Finding the Next Tom Brady for your Portfolio

We can’t tell you how excited we are for the kickoff of the NFL season tonight! For number crunchers like ourselves, it’s not just the diving catches, bone crushing hits, the beer, or the love the game that entices us… it’s the statistics… it’s dreaming of picking a diamond in the rough in our fantasy league… and of course the trash talking.

Which leads us to this little gem of a picture floating around the internet of late…

Tom Brady 2000 NFL Draft
Photo Courtesy:

Yes, that’s none other than 8x Pro-bowler, 2x MVP, 3x SuperBowl winner, and supermodel dating (marrying?) Tom Brady of the New England Patriots. Who in their right mind would have thought Brady could have achieved even half of those accomplishments given his less than stellar physical appearance coming out of college. Even the Patriots weren’t quite that sure, waiting til the 6th round to draft Brady.

Now, we’re Bears fans around here, but it’s easy enough to draw parallels with investing from this not so glamorous picture of Brady at the 2000 NFL Combine (where they scout talent like diners at Chicago’s famous Gibson’s steakhouse pore over the cuts of meat before ordering). Ugly charts (investing’s combine picture corollary) are everywhere…. Some classic examples would include say, this stock losing -70% over 3 years.

Apple 1980sChart Courtesy: Google
(Disclaimer: Past performance is not necessarily indicative to future results)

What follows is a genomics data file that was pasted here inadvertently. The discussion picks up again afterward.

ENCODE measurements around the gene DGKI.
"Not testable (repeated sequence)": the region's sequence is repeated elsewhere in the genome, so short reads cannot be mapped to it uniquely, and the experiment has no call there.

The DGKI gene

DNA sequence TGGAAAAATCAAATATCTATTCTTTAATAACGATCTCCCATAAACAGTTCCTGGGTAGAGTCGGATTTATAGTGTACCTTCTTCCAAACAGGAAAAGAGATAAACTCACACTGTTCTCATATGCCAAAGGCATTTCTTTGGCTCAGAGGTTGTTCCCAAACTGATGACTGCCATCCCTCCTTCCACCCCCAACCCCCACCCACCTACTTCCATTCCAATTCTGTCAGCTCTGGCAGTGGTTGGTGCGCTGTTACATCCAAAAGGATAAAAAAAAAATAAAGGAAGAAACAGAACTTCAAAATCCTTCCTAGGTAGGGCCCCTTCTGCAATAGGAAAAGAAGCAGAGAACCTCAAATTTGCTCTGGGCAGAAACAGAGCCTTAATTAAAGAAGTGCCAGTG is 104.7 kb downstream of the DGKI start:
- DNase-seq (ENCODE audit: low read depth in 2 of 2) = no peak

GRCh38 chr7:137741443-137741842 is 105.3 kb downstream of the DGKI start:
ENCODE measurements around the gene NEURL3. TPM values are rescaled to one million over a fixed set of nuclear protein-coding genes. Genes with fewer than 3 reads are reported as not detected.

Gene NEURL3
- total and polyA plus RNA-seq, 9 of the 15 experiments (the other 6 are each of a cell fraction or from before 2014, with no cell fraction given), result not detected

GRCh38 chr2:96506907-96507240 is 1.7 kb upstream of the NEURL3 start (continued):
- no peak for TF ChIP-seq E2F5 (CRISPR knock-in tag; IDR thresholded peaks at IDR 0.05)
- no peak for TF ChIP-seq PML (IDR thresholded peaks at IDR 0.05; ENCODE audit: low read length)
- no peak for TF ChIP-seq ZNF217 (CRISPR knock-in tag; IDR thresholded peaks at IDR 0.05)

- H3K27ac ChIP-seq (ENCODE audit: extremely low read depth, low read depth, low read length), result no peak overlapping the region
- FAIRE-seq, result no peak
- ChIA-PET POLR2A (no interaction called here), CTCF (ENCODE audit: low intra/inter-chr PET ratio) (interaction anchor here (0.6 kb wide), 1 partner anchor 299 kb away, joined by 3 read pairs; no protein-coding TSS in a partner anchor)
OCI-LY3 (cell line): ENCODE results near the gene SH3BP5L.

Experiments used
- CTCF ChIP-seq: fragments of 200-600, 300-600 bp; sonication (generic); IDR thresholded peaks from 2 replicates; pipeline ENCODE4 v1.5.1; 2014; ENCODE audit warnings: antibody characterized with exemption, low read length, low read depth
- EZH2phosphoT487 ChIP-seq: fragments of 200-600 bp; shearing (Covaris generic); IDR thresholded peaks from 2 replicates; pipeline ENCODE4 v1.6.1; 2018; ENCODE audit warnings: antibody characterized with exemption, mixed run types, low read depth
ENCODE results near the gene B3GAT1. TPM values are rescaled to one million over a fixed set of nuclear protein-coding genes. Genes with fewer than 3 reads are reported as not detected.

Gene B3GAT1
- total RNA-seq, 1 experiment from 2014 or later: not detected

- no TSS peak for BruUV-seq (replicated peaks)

That would be wunderstock Apple in the early 80’s, about 14,000% ago.

Or this stock falling about -65% and looking like anything but a powerhouse.

McDonalds 2000'sChart Courtesy: Google
(Disclaimer: Past performance is not necessarily indicative to future results)

That just happens to be a little company called McDonald’s a mere 10+ years ($75 billion in market cap) ago. No, we haven’t lost our minds and switched to recommending stocks (Apple would be a sell, McDonald’s a buy if we were in that business) instead of managed futures.

The point is that classic bit of lifelong advice – you can’t judge a book by its cover. Looking at NFL prospects at the combine is like looking at investments early in their history or over just a few years. All you are seeing is a quick snapshot that may or may not look anything like what you’re going to get over the next three years, or five or ten years for that matter. While it only seems natural to want to pick the biggest, strongest, fastest players who come from the most successful programs in the football world; and the smartest, most polished, best performing managers in the investment world – there is a very long list of former All Stars who are now out of the game both in the football and investing world.

The better method of picking talent, in our books, is to look past the most visible signs such as last year’s performance and the like (40yd dash and bench press at the combine), and instead try and judge talent where it matters more – say in risk adjusted performance, or performance over a minimum acceptable return adjusted for risk, or best worst periods, and so on. In football terms, can you run a pattern fast and catch the ball, not just run fast…

When investing based on process, not results – you can end up with a Tom Brady. When you’re just chasing results, you’re more likely to end up with Jamarcus Russel or Ryan Leaf, and left wondering where you went wrong with the sure fire pick of the experts (CNBC talking heads).  When doing contrarian investing, buying drawdowns like the one most managed futures programs are in right now – you can end up with a Tom Brady (of course, you can also end up with a Ricky Stanzi).



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